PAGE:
It’s a tie between starting the work and getting over the thirty thousand word hump. Narrowing down ideas and figuring out a good point at which to start the readers off is just as hard for me as forcing myself past the thirty thousand word blues. At about thirty thousand words, there’s enough story for you to see it taking shape and, coincidentally, enough story for you to second-guess every…single…thing.


1sweetDo you think the cover plays an important part in the buying process?

I hate to say it because we all don’t want to be judged solely on our looks, but yes. The cover and by extension, the title have to draw me in enough to read the blurb on the back.


1sweetWhere do you source information whilst writing?

It depends on what information I’m looking for. If it’s weapons and fighting related questions, I email my Creative Writing instructor and martial arts sensei from college. He’s a third-degree black belt in Kime Ryu Karate Do, so he knows a thing or two about a thing or two.


1sweetWhat do you think makes a good story?

The characters. If I can see the characters in my head doing the antics the author is having them do, it is a good story. Plot comes a close second for me.


1sweetDo you have any interesting writing quirks?

I tend to see what I’m writing in my head, which is good for the story, bad for appearing sane. Sometimes I make faces at my computer screen when I’m typing certain parts of the story. It’s weird, but I don’t realize I’m doing it until it’s too late.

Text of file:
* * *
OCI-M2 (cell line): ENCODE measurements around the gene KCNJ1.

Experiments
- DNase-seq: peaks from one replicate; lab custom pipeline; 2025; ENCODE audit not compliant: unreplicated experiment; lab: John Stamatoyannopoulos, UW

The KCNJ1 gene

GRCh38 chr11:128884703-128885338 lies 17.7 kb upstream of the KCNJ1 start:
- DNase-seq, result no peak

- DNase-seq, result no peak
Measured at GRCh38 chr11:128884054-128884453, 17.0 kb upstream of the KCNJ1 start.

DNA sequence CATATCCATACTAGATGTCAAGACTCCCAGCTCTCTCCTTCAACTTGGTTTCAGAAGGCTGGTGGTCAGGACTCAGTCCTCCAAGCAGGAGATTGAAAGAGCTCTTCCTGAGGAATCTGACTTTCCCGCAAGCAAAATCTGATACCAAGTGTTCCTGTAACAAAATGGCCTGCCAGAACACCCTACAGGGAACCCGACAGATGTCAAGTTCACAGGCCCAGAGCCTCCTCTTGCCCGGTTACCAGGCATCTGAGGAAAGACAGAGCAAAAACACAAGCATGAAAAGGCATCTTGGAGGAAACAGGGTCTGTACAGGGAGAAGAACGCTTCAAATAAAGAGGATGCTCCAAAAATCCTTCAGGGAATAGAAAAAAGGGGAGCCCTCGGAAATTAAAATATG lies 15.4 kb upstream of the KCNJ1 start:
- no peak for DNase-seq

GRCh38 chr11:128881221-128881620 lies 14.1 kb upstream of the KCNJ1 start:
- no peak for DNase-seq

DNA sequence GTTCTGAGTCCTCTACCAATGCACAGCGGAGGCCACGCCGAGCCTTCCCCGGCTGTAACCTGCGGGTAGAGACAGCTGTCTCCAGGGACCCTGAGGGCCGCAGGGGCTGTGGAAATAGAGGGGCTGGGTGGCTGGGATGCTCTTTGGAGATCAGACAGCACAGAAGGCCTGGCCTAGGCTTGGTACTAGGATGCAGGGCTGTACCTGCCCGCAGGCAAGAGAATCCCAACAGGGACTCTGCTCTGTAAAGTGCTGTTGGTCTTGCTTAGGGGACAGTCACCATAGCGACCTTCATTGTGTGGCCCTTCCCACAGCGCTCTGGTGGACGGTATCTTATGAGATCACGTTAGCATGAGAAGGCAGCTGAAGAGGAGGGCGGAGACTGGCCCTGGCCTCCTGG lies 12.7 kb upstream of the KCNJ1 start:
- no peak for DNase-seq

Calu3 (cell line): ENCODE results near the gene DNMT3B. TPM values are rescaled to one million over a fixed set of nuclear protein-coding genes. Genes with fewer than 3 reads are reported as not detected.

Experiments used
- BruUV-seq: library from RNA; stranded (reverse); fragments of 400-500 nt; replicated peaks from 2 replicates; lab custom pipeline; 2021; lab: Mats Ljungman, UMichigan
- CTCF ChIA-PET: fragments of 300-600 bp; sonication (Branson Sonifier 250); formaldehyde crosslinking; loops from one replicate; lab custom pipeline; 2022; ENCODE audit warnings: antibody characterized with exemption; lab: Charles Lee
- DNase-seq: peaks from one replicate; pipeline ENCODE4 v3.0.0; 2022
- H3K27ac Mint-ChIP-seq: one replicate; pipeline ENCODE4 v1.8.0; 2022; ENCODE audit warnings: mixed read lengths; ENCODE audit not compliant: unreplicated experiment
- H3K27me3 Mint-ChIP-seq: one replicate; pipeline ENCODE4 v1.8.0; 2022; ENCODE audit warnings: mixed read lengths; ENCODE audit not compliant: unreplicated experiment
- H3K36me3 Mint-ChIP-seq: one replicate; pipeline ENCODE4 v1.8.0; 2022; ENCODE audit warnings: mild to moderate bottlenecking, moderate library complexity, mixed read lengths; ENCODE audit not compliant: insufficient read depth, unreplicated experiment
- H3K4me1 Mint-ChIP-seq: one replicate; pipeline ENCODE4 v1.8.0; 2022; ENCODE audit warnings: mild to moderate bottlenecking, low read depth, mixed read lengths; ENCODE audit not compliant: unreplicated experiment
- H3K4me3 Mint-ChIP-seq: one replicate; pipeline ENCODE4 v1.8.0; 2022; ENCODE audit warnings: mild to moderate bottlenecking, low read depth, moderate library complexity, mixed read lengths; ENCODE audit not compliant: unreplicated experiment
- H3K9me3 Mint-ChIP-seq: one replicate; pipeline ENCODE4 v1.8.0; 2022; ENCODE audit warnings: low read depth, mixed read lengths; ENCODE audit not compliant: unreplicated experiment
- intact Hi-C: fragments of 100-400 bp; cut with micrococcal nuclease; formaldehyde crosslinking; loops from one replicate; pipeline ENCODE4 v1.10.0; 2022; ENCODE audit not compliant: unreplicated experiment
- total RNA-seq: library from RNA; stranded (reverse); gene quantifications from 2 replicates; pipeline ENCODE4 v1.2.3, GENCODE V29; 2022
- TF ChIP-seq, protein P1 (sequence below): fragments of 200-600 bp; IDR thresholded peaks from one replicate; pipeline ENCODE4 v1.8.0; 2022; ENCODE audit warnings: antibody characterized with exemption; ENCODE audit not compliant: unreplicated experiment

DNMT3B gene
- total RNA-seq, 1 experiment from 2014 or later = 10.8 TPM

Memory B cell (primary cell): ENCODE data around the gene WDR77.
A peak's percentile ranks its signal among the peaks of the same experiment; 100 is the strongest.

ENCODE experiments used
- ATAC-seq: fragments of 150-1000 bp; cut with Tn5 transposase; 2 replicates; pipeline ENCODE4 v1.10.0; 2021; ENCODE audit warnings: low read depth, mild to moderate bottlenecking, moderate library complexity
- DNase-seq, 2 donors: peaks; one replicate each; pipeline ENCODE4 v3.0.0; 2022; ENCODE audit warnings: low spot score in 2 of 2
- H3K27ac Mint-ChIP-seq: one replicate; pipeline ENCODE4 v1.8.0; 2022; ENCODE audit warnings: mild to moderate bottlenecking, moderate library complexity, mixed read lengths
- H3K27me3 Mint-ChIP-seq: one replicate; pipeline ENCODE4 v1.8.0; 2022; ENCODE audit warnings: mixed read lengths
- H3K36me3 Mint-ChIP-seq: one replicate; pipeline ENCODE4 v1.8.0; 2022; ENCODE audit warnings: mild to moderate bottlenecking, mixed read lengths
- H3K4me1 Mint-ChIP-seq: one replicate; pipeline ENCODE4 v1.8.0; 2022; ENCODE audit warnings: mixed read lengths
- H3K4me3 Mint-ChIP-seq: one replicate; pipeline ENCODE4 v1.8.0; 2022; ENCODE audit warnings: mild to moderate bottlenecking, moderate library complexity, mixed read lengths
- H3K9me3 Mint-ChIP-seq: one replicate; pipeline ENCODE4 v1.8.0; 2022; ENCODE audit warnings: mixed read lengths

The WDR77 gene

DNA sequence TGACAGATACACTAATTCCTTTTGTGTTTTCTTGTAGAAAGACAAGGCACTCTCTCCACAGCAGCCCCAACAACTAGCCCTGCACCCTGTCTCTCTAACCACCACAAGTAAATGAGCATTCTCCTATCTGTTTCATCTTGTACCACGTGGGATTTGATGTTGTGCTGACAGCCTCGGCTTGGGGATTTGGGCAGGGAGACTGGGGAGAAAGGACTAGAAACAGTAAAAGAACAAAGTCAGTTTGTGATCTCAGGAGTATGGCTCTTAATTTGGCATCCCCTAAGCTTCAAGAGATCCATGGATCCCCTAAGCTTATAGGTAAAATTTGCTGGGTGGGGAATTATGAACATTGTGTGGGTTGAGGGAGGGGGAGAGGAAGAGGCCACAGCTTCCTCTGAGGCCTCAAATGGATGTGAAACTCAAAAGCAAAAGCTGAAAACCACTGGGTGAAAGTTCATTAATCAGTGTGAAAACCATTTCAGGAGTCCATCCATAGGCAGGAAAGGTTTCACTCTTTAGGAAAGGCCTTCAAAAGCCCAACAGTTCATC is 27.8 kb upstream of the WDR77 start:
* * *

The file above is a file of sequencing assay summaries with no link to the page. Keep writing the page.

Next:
1sweetHow important to you are character names in your books? Do you choose the names based on liking the way it sounds or the meaning?

Character names are super important to me. How I choose names is based on what I am writing. If the meaning of the name would be good foreshadowing for the plot—and isn’t too cheesy—I’ll use it for the meaning. Other times I either like the way it sounds or I’ve made it up.


1sweetWhy did you choose to write in your particular field or genre?

I tend to write stuff that I would enjoy reading. That’s what narrowed it down for me. Putting in countless hours in writing, editing, and re-writing, it would be a huge pain in the backside if I didn’t enjoy the genre.


1sweetDo you work to an outline or plot or do you prefer to just see where an idea takes you?

I plot in my head, and, when the general plot is finished brewing, I outline my story in main events by chapter. I found that if I don’t outline, my imagination take my hands hostage and the story becomes severely out of control. I have quite a few unfinished stories saved to my hard drive because of it.


1sweetIs anything you write based on real life experiences or is it purely all imagination?

About ninety-nine percent is imagination. The other one percent is drawn from human interactions.


1sweetDo you have any advice for anyone looking to write their own book?

You should definitely go for it. It’s going to be difficult—very, very difficult and there are going to be times when you wonder if it’s even good enough. But don’t write for other people, write for you. If you want to tell a story—tell it.

Thank you for participating in the interview K. Lache 🙂